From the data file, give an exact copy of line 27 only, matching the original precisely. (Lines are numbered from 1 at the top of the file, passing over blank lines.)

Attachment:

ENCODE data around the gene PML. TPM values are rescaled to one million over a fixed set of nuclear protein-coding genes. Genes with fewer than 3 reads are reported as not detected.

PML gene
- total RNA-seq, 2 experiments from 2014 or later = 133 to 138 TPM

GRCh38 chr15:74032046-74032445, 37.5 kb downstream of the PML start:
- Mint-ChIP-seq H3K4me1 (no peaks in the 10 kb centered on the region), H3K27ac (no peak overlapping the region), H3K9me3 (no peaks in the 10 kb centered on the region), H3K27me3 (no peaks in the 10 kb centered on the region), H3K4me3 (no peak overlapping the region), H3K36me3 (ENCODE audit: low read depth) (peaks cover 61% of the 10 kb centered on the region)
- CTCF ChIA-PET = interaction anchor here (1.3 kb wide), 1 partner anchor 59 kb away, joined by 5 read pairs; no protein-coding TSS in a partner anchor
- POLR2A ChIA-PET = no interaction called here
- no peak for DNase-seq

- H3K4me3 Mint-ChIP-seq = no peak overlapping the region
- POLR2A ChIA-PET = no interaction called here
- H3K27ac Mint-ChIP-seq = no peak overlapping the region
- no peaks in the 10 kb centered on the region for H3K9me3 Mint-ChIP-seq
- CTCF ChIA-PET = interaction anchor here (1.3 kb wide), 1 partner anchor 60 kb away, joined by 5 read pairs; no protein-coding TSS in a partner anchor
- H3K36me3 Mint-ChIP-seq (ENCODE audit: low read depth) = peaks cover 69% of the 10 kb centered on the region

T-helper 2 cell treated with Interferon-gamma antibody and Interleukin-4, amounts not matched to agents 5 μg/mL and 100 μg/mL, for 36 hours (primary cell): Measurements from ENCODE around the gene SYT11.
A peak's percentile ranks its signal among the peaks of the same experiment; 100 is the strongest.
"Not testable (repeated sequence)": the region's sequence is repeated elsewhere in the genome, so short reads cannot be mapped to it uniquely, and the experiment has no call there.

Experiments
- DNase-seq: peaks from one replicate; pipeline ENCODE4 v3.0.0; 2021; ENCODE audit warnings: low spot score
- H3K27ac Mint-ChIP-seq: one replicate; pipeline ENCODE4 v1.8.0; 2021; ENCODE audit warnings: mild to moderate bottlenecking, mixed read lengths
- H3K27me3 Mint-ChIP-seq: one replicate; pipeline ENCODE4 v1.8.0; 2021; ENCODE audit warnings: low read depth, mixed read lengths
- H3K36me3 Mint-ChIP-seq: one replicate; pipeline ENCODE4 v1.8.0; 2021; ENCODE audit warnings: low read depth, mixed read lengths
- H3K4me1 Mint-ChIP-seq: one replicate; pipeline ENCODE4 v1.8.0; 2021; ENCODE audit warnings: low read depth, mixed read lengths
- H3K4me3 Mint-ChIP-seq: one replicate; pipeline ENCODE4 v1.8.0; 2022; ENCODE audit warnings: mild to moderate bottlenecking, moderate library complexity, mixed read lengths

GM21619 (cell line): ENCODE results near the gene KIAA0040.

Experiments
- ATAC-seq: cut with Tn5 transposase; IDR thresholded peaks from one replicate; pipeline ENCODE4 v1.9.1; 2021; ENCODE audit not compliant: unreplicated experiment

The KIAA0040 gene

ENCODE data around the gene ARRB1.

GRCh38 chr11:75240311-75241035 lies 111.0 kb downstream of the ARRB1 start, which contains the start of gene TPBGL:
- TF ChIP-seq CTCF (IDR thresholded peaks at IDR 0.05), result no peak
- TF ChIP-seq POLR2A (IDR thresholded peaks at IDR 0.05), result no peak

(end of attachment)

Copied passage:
- ATAC-seq: cut with Tn5 transposase; IDR thresholded peaks from one replicate; pipeline ENCODE4 v1.9.1; 2021; ENCODE audit not compliant: unreplicated experiment